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Database of Abstracts of Reviews of Effects (DARE): Quality-assessed Reviews [Internet]. York (UK): Centre for Reviews and Dissemination (UK); 1995-.

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Database of Abstracts of Reviews of Effects (DARE): Quality-assessed Reviews [Internet].

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Physician weight loss advice and patient weight loss behavior change: a literature review and meta-analysis of survey data

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Review published: .

CRD summary

The review concluded that primary care provider advice on weight loss appeared to have a significant impact on patient attempts to change behaviours related to their weight. The authors’ conclusions appear overstated given the limitations of the evidence and reliance on survey data and may not be reliable.

Authors' objectives

To determine whether primary care provider counselling enhances patient engagement in weight reduction efforts.

Searching

Seven databases including PubMed, PsycINFO and The Cochrane Library were searched to November 2011 for articles published in English. Search terms were reported. Reference lists of retrieved articles were scanned.

Study selection

Eligible studies evaluated patient impressions of primary care provider weight loss advice or counselling on overweight status assessed through survey or observational data. Primary care provider could include a physician, nurse practitioner or physician assistant. Studies of patients of all weights were eligible. Data could be self-reported or via chart documented information.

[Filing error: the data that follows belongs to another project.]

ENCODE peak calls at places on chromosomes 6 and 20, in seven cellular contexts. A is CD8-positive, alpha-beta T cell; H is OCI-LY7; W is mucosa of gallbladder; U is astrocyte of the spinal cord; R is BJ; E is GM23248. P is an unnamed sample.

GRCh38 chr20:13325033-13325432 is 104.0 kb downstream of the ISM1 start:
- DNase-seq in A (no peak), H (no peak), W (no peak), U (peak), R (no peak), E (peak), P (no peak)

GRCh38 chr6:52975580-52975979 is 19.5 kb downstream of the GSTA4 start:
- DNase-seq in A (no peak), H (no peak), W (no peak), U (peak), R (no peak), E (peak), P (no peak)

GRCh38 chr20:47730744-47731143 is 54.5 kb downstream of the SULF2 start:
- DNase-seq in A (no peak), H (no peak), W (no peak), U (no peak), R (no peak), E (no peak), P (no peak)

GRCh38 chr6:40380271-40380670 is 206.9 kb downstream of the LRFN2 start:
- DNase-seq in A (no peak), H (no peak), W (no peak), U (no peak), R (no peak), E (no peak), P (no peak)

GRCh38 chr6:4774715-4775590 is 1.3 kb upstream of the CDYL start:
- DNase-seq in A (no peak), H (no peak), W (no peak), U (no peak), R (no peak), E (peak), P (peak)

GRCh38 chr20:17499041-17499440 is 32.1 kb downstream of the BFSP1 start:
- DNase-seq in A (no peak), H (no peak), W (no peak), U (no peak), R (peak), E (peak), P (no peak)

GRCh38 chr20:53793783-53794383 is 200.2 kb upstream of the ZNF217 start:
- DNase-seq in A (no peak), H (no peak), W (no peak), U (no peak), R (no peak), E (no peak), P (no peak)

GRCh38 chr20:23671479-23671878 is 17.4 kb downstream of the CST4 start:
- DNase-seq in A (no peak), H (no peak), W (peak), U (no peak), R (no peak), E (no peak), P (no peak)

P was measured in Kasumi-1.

Interventions by primary care providers included specific advice and information on weight loss and use of motivational interviewing to promote weight loss. Data for outcome measures were collected using a variety of published and unpublished surveys and questionnaires; some studies used the same national datasets and local datasets were also used. Most of the included studies were conducted in USA with one study each conducted in UK, Germany and Switzerland. Studies included overweight and/or obese patients or all weights including normal weight. Some patients had comorbidities such as arthritis, asthma, cardiovascular disease and diabetes.

The authors did not state how many reviewers selected studies for inclusion.

Assessment of study quality

Two reviewers assessed study quality using published criteria for methods of sampling, measurement, analysis, interpretation of results and other issues. Disagreements were resolved through discussion.

Data extraction